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# Sampling Covariance Matricies with Fixed Total Variance

· by Justin Silverman · Read in about 4 min · (820 Words)
Stan Sampling

# Introduction

I have been thinking a lot about the concept of Total Variance recently. Total variance (which can be defined as the trace of a covariance matrix) is a measure of global dispersion that has been particularly useful for me when building multivariate models. However, for some reason, I have yet to see this concept discussed much outside of compositional data analysis (see pg. 35 of Lecture Notes on Compositional Data Analysis) or Principle Component Analysis.

The other day I was faced with a situation where I had to figure out a way to sample from a covariance matrix with fixed total variance. I decided that I would write up the approach I came up with in case anyone else found themselves needing to do this.

# Overview of My Approach

To start out I will note that a $$q\times q$$ covariance matrix $$\Sigma$$ can be decomposed into a correlation matrix $$\Psi$$ and a vector of scale parameters $$\sigma : \{\sigma_i \geq 0, i\in (1, \dots, q)\}$$ as follows $\Sigma = diag(\sigma) \Psi diag(\sigma)$

Since total variance is given by the trace of the covariance matrix we have \begin{align} \text{Total Variance} &= \text{Tr}(\Sigma) \\ & = \sum_i \Sigma^2_{ii} \\ & = \sum_i\sigma_i\Psi_{ii} \sigma_i \\ &= \sum_i\sigma_i^2 \end{align} where the last line follows from the fact that the correlation matrix $$\Psi$$ has unit diagonals ($$\Psi_{ii} = 1$$). Also notice that in this form we see that requiring that a covariance matrix has a fixed total variance is equivalent to requiring that the scale parameters of the decomposed covariance matrix exist on the shell of the positive orthant of a $$q$$ dimentional hypersphere with a radius of $$\text{Tr}(\Sigma)$$.

Thus I decided to sample fixed-total variance covariance matricies by seperately sampling a covariance matrix $$\Psi$$ and the scale parameters $$\sigma$$. The advantage of this scheme is that there are good methods for sampling each of these things individualy.

# Sampling Correlation Matricies ($$\Psi$$)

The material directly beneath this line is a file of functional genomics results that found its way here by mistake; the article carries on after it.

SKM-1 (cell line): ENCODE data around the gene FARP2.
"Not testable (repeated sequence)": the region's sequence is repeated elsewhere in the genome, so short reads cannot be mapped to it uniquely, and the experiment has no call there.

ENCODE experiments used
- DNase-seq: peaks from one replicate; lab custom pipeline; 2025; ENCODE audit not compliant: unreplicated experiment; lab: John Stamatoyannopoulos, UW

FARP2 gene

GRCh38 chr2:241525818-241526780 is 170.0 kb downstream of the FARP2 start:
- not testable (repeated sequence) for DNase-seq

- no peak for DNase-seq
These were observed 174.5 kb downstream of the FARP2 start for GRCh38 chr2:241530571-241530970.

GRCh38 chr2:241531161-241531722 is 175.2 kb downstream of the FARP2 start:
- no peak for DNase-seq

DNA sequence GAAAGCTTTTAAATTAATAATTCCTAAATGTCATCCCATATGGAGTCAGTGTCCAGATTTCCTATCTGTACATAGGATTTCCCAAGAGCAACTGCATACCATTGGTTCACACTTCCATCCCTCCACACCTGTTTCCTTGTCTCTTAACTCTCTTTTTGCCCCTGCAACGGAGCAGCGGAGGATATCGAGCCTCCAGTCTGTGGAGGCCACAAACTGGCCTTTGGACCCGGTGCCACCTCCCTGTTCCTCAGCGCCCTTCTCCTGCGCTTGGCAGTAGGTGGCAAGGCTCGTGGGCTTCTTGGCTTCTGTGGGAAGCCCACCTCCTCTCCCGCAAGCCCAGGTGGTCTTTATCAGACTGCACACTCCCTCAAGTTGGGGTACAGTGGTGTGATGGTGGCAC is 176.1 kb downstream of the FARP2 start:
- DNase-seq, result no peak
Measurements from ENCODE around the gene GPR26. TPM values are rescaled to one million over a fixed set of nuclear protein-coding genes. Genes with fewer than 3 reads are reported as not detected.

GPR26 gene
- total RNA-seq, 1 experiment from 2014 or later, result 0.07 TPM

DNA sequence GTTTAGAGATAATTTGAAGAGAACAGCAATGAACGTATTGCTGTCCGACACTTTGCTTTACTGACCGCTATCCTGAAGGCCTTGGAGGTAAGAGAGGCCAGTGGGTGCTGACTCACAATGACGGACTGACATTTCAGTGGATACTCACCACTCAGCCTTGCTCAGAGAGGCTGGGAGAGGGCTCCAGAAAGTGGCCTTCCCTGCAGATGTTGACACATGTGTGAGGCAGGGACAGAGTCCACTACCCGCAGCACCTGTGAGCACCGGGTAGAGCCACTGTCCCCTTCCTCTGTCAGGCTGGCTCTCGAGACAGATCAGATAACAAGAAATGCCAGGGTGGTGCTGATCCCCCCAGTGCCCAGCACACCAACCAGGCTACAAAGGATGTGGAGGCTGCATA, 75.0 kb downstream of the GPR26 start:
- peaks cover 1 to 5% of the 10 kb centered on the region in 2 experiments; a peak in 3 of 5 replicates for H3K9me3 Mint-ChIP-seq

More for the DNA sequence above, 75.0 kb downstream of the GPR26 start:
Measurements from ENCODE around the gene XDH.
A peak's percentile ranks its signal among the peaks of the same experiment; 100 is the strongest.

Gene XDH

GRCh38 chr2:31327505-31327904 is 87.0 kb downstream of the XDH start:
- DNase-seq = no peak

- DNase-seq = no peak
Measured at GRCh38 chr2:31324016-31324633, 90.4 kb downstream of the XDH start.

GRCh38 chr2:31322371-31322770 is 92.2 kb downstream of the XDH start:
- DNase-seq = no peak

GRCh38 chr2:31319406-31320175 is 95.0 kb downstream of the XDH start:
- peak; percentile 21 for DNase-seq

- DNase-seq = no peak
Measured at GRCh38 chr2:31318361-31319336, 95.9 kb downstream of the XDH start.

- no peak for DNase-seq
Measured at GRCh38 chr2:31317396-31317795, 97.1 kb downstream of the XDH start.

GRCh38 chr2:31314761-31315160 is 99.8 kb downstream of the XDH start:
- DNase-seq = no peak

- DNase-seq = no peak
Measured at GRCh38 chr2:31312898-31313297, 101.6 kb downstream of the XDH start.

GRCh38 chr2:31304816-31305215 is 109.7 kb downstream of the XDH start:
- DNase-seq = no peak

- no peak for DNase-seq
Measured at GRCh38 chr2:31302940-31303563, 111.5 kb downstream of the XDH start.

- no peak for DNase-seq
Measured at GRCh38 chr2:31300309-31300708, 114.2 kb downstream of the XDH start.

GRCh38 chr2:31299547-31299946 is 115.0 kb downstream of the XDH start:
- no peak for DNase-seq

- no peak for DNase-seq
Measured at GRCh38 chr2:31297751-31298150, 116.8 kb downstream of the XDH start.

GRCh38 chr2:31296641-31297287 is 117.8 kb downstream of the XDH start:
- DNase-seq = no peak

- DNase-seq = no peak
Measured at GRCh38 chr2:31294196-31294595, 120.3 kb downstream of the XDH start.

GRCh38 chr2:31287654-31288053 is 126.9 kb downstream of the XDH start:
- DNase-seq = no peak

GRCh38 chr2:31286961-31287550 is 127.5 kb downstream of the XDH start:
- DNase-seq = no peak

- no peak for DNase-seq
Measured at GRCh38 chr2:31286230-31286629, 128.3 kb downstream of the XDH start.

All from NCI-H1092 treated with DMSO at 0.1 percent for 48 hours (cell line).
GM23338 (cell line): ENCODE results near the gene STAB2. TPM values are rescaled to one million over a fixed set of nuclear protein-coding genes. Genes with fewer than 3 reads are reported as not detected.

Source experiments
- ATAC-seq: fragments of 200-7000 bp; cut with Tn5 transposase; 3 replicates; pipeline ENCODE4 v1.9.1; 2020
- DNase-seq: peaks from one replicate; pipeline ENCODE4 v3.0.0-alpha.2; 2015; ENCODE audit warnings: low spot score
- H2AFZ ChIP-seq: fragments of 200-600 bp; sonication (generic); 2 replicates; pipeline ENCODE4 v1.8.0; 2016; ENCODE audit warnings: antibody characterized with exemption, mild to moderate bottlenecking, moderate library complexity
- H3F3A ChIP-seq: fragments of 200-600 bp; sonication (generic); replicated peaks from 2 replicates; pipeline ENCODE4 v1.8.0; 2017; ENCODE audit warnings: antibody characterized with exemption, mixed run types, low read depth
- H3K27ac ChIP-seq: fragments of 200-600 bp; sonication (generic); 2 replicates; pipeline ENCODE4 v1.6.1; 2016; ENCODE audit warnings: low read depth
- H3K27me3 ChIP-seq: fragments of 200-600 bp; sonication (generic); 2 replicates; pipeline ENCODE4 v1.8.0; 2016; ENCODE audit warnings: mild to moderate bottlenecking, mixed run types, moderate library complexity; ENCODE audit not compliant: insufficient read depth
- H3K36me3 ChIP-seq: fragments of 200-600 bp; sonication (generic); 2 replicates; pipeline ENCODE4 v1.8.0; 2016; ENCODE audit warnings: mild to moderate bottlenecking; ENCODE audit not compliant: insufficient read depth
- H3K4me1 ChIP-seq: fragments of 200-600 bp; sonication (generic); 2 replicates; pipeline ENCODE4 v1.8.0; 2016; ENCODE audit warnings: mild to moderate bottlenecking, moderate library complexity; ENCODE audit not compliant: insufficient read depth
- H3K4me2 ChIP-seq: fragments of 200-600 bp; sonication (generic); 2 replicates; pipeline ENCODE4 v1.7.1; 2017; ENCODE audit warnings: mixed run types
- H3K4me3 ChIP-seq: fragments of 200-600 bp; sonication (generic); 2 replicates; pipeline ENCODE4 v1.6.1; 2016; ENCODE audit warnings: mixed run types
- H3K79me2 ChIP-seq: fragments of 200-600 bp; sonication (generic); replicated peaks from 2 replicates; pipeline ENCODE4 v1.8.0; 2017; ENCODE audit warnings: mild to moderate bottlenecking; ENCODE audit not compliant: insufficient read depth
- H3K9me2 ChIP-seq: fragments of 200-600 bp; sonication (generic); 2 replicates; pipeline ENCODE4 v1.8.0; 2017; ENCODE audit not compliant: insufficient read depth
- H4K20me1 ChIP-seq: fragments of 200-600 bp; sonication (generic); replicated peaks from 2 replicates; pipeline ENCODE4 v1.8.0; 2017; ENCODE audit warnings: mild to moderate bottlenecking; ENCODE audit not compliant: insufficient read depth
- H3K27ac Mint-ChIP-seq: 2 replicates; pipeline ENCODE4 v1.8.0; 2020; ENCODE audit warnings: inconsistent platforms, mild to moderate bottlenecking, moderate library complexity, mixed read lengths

There are a number of ways of sampling positive semi-definite correlation matricies. Perhaps the easiest would be to sample a covariance matrix $$\Lambda$$ (for example from an inverse wishart distribution) and then normalize it to a correlation matrix $$\Psi$$ $\Psi = diag(\Lambda)^{-\frac{1}{2}}\Lambda diag(\Lambda)^{-\frac{1}{2}}$ although this is likely slow. Since I was working in Stan, I choose to simulate correlation matricies using the lkj distribution1 as is often recommended by the Stan developers for numerical stability and speed (below I give a snippet of code for use in Stan).

# Sampling $$\sigma$$ on the Surface of a Sphere

Just like there are many ways of sampling correlation matricies, there are many ways of sampling points from the surface of a $$q$$ dimentional hypersphere. While this could be done using the von Mises distirbution (which is provided in Stan as well), I followed this method to simulate a series of univariate zero-mean truncated normal random variates $$(x_1, \dots, x_q)$$ such that $$x_i > 0$$ for all $$i \in (1, \dots, q)$$. I can generate a uniform distribution over the surface of the positive orthant of the hypersphere by transforming these parameters as $\sigma = \left( \frac{\sqrt{c}x_1}{\sqrt{\sum_i x_i^2}}, \dots, \frac{\sqrt{c}x_q}{\sqrt{\sum_i x_i^2}} \right).$ where $$c$$ is the target total variance.

# Stan Code

Below I have written some Stan code to sample from a Covariance Matrix of fixed total variance making use of Choleksy forms for improved numerical stability.

data {
int q; // dimentions
real<lower=0> c;
real<lower=0.0000001> lkj_param; // Note this has to be strickly greater than 0
}
parameters {
cholesky_factor_corr[q] L_psi;
vector<lower=0>[q] x;
}
transformed parameters {
vector<lower=0>[q] sigma;
real norm = sqrt(sum(square(x)));
sigma = sqrt(c)*x/norm;
}
model{
L_psi ~ lkj_corr_cholesky(lkj_param);
for (i in 1:q)
x[i] ~ normal(0, 1) T[0.0000001, ];
}
generated quantities {
cov_matrix[q] Sigma;
Sigma = diag_pre_multiply(sigma, L_psi); // Cholesky Factor of Sigma
Sigma = tcrossprod(Sigma); // Sigma
}


EDITED (Thanks to Benjamin Goodrich for helpful comments): An alternative is to use the built in simplex data type in Stan to decompose the total variance into the sum of squared variances as follows

data {
int q; // dimentions
real<lower=0> c;
real<lower=0.0000001> lkj_param; // Note this has to be strickly greater than 0
}
parameters {
cholesky_factor_corr[q] L_psi;
simplex[q] variances;
}
transformed parameters {
vector<lower=0>[q] sigma;
sigma = sqrt(c*variances);
}
model{
L_psi ~ lkj_corr_cholesky(lkj_param);
}
generated quantities {
cov_matrix[q] Sigma;
Sigma = diag_pre_multiply(sigma, L_psi); // Cholesky Factor of Sigma
Sigma = tcrossprod(Sigma); // Sigma
}


Here we have taken advantage of the fact that Stan imposes a uniform prior for parameters with an unspecified prior, however a number of distributions over the simplex (e.g., Dirichlet or Logistic-Normal) could also add to the representational power of this approach.

1. From the paper Generating random correlation matrices based on vines and extended onion method by Lewandowski, Kurowicka, and Joe (LKJ), 2009. I also found a good post on visualizing the LKJ distribution at http://www.psychstatistics.com/2014/12/27/d-lkj-priors/ as well as some Matlab code for simulating from this distribution on Stack Exchange.